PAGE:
MicroRNA biotech miRagen is taking a good, hard look at its pipeline, and it’s putting Chief Operating Officer Lee Rauch in charge of the review—and the company.
Rauch takes over just three months after joining the company, replacing William Marshall, Ph.D., miRagen’s founding CEO. Marshall also resigned his position on the company’s board of directors but will serve the company as a “senior technical advisor,” according to a statement.
MiRagen will review “strategic alternatives” for its pipeline, including M&A and licensing deals, in order to throw its resources behind its preclinical lung disease program, MRG-229. As of June 2020, the company had $30.6 million in the bank, which it thinks could see it through the third quarter of 2021, according to its second-quarter earnings statement.
Although MRG-229 is not miRagen’s leading program, the company thinks it is its best bet. It is a conjugated mimic of miR-29, a microRNA found in very low levels in diseases that involve scarring. MiRagen is developing the drug for idiopathic pulmonary fibrosis, or IPF, a rare and fatal disease in which progressive scarring in the lungs makes breathing difficult and prevents the lungs from delivering enough oxygen to the rest of the body. It hopes to begin IND-enabling studies for MRG-229 later this year.
“We believe that fibrosis is an ideal disease process for the use of microRNA therapeutics. This includes MRG-229, a replacement for miR-29, which targets the important genes and pathways that are central to the development of abnormal extracellular matrix deposition resulting in fibrosis,” Rauch said.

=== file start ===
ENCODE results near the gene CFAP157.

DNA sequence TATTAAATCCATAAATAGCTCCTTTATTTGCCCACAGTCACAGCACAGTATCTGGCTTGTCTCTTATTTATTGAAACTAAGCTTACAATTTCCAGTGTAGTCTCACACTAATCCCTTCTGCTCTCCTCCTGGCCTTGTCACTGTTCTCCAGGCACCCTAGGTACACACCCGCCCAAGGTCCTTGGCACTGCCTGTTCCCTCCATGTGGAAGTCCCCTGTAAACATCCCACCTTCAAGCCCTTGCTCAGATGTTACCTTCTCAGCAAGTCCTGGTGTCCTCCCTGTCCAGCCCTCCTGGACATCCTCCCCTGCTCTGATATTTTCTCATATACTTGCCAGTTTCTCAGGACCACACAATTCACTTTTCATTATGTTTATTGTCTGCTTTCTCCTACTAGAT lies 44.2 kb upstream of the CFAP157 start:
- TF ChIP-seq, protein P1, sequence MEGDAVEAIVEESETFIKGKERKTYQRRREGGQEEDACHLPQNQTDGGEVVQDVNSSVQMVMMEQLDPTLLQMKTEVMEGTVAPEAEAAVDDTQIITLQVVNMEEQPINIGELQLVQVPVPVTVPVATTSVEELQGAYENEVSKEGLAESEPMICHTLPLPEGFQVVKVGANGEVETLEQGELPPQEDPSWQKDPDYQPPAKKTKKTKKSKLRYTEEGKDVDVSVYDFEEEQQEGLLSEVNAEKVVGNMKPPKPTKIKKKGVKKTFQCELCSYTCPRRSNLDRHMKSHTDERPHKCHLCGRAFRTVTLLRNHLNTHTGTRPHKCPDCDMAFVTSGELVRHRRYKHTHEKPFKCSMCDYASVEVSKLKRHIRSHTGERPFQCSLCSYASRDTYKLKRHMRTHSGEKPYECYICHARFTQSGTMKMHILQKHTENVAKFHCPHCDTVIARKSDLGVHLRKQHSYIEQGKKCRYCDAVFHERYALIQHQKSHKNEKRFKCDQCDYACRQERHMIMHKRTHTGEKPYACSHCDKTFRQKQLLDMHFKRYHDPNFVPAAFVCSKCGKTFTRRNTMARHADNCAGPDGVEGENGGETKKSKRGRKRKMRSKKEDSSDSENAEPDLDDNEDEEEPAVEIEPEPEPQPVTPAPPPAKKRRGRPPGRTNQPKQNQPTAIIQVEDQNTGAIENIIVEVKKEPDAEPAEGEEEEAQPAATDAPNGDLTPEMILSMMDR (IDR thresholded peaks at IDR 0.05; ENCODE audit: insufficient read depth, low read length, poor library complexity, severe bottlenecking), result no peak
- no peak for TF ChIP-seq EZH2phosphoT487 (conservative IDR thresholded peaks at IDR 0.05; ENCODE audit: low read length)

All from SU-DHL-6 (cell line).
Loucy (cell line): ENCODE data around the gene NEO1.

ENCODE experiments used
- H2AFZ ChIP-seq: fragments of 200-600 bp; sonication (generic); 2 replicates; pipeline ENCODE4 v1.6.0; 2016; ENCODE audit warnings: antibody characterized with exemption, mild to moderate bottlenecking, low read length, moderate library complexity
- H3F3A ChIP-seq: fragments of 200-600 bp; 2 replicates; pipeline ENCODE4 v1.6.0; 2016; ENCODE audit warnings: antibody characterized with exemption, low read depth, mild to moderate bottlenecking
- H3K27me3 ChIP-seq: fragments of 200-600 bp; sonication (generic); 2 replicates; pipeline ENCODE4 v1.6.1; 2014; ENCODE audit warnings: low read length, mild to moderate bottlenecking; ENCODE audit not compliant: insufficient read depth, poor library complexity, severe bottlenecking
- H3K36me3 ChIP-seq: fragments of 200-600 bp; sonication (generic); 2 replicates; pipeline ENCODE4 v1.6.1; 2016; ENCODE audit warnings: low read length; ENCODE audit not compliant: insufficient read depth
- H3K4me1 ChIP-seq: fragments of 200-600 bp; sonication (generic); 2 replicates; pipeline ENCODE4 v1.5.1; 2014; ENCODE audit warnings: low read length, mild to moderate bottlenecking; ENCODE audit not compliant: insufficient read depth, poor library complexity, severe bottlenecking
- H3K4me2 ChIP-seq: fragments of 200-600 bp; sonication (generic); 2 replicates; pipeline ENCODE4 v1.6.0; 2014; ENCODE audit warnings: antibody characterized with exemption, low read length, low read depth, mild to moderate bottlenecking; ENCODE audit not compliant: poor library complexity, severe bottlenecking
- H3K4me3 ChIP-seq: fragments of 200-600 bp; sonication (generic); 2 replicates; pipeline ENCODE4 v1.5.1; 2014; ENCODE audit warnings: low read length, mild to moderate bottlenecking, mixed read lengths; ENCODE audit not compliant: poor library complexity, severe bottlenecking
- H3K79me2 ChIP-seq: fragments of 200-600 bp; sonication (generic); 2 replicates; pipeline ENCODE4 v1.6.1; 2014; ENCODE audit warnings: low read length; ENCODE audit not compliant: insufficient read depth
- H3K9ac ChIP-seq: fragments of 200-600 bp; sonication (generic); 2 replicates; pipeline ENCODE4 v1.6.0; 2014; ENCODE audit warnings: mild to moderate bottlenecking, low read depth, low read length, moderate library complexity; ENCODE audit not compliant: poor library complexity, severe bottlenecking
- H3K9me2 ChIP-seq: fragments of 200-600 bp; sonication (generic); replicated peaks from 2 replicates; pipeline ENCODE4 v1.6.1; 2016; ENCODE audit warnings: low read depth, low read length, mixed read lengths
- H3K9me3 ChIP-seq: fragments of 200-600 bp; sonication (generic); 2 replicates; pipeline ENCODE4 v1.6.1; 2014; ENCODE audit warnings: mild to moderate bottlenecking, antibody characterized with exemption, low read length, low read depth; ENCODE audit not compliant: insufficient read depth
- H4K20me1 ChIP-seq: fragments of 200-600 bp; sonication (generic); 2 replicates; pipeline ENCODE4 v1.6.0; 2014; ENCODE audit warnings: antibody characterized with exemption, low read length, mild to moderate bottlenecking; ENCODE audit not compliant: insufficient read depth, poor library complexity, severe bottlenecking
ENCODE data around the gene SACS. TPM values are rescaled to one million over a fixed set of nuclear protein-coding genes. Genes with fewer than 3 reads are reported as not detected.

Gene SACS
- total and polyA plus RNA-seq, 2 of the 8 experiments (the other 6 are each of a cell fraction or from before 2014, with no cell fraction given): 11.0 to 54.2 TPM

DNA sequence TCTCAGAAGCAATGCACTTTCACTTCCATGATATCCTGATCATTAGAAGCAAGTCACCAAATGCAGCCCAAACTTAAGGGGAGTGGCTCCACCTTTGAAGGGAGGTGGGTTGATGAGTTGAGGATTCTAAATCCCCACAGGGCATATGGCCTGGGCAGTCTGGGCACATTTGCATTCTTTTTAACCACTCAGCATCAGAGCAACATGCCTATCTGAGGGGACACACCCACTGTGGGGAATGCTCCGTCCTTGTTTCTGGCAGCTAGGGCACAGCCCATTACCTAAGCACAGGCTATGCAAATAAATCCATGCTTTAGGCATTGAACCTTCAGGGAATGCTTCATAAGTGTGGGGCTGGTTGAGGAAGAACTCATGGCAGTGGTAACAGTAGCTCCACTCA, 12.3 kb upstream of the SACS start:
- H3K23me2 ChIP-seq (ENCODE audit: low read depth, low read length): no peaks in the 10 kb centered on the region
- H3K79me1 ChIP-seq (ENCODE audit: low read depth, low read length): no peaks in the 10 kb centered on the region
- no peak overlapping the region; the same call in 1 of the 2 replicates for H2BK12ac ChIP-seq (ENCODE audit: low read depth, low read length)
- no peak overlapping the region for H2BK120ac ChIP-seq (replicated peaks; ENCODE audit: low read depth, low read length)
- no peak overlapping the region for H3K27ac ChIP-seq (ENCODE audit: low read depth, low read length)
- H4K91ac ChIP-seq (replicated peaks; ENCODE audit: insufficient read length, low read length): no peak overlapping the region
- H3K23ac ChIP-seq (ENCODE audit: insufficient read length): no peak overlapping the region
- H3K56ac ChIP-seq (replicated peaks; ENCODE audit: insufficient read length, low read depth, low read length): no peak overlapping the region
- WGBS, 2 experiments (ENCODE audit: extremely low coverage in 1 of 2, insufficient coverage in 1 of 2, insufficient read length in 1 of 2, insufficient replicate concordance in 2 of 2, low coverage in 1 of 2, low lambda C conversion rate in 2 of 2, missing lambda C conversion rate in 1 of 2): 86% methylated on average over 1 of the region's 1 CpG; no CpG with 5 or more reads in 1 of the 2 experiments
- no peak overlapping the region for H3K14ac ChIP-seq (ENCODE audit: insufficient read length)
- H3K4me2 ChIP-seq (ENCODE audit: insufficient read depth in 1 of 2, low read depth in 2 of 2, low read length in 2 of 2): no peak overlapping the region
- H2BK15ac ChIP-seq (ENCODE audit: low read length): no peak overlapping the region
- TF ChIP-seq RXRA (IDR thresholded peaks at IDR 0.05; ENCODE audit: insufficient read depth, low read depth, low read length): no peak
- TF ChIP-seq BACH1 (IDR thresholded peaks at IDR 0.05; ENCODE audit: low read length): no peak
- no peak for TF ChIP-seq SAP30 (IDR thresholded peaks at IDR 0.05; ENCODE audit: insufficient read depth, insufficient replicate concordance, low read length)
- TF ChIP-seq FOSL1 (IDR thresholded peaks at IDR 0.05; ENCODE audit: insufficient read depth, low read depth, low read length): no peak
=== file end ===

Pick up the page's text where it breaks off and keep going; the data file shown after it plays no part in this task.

This reaffirmed focus on fibrosis might mean the company wants to get out of other indications, like cancer. MiRagen’s other programs include tissue repair treatment MRG-110, fibrosis candidate remlarsen and blood cancer treatment cobomarsen, all of which are in phase 2.
MiRagen plans to report top-line data for a phase 2 study of cobomarsen in cutaneous T-cell lymphoma by the end of the year. Those data will determine the next steps for the drug, which could include finding a partner for late-stage development and commercialization, Marshall, the former CEO, said in August.
“The Board is excited to have Lee take on the CEO role at miRagen at this important time in the Company’s development. We believe that her extensive experience in company building, corporate strategy and business development are invaluable in setting a course for the future of the Company’s activities as we look to build long-term stockholder value,” said Jeff Hatfield, chairman of miRagen’s board of directors, in the statement.